# Determine final player in a counting game

I made a function in which 17 players are counting to number N. Function as a parameter takes a number N and returns which player is going to say N. If current number is divisible by 9 the counting order is reversed, and if current number is divisible by 17 the next player is skipped. I made this code, but is a little bit too big for me, so I wonder if there is another (less code) way I could solve it.

func playertold(number: Int)  {

var currentNumber:Int = 1
var currentPlayer:Int = 1
var reversedOrder:Bool = false

while currentNumber != number {

if currentNumber % 9 == 0 {

reversedOrder = !reversedOrder

}

if  currentNumber % 17 == 0 {
if reversedOrder {
if currentPlayer == 2 {
currentPlayer = 17
} else if currentPlayer == 1 {
currentPlayer = 16
} else {
currentPlayer -= 2
}
} else{
if currentPlayer == 16 {
currentPlayer = 1
}else if currentPlayer == 17 {
currentPlayer = 2
}else {
currentPlayer += 2
}
}
} else {

if reversedOrder {
currentPlayer -= 1

if currentPlayer < 1 {
currentPlayer = 17
}
} else {
currentPlayer += 1

if currentPlayer > 17 {
currentPlayer = 1
}
}
}

currentNumber += 1

}

print("Player who will say number \(number) is \(currentPlayer)")
}

• I have taken the liberty to change the question title (inspired by what I found here). Feel free to edit the title if necessary. Commented May 15, 2021 at 17:39

### General remarks

• The computation should be separated from the program output. That increases the clarity of the program, and makes the functions better testable. In your case, func playertold should return the result instead of printing it.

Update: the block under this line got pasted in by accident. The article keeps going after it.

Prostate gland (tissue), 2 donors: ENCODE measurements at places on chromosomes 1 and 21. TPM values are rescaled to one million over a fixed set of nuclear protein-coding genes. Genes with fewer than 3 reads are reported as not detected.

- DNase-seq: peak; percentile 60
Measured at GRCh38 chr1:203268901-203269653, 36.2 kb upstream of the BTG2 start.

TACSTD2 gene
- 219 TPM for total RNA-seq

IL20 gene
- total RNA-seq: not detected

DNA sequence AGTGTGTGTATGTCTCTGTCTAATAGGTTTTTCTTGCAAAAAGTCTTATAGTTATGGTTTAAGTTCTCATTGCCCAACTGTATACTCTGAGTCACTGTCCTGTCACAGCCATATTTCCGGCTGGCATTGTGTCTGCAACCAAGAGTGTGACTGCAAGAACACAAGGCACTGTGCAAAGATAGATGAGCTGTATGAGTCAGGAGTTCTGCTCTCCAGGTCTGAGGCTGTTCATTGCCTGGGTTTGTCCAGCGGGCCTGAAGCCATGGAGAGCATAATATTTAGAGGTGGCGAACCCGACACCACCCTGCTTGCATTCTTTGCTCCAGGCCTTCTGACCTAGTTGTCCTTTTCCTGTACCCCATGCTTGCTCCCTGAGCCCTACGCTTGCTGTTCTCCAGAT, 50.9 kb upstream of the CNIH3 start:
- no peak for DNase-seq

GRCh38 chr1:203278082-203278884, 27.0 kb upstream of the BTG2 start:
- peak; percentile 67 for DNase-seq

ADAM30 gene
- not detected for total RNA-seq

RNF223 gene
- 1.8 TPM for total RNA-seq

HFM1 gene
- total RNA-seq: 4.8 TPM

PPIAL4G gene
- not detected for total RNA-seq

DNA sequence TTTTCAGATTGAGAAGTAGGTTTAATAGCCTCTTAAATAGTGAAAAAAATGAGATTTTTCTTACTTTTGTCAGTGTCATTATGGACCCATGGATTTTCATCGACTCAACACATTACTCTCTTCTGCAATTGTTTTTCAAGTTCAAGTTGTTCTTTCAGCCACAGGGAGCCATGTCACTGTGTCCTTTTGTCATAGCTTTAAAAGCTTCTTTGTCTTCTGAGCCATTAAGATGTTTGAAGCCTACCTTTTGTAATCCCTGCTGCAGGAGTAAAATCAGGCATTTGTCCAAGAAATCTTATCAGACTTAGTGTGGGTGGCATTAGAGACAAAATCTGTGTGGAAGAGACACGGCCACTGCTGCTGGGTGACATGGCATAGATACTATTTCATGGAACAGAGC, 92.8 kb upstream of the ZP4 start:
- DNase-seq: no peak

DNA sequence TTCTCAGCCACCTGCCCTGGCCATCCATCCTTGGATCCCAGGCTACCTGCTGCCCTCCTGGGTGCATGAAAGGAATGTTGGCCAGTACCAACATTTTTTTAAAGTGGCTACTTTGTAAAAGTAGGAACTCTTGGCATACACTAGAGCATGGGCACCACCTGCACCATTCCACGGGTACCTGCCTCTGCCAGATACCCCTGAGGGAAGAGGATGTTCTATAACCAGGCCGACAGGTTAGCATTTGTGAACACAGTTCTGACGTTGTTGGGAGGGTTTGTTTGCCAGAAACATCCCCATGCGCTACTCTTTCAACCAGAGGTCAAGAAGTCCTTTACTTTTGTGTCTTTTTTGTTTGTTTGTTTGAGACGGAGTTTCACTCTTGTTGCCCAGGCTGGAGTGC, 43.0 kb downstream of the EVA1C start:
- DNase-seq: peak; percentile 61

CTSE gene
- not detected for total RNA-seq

• Type annotations are often not needed, e.g.

var currentNumber:Int = 1
var currentPlayer:Int = 1
var reversedOrder:Bool = false


can be simplified to

var currentNumber = 1
var currentPlayer = 1
var reversedOrder = false

• The indending and spacing it not consistent: The function body and some blocks are not indented, some empty lines are superfluous.

### Simplify the program logic

The while-loop

var currentNumber:Int = 1
while currentNumber != number {
// ... do something ...
currentNumber += 1
}


can be simplified to a for-loop over a range:

for currentNumber in 1..<number {
// ... do something ...
}


Instead of a boolean variable reversedOrder you can use a integer variable direction which holds the values +1 or -1. Advancing to the next player is then done with

currentPlayer += direction
// or:
currentPlayer += 2 * direction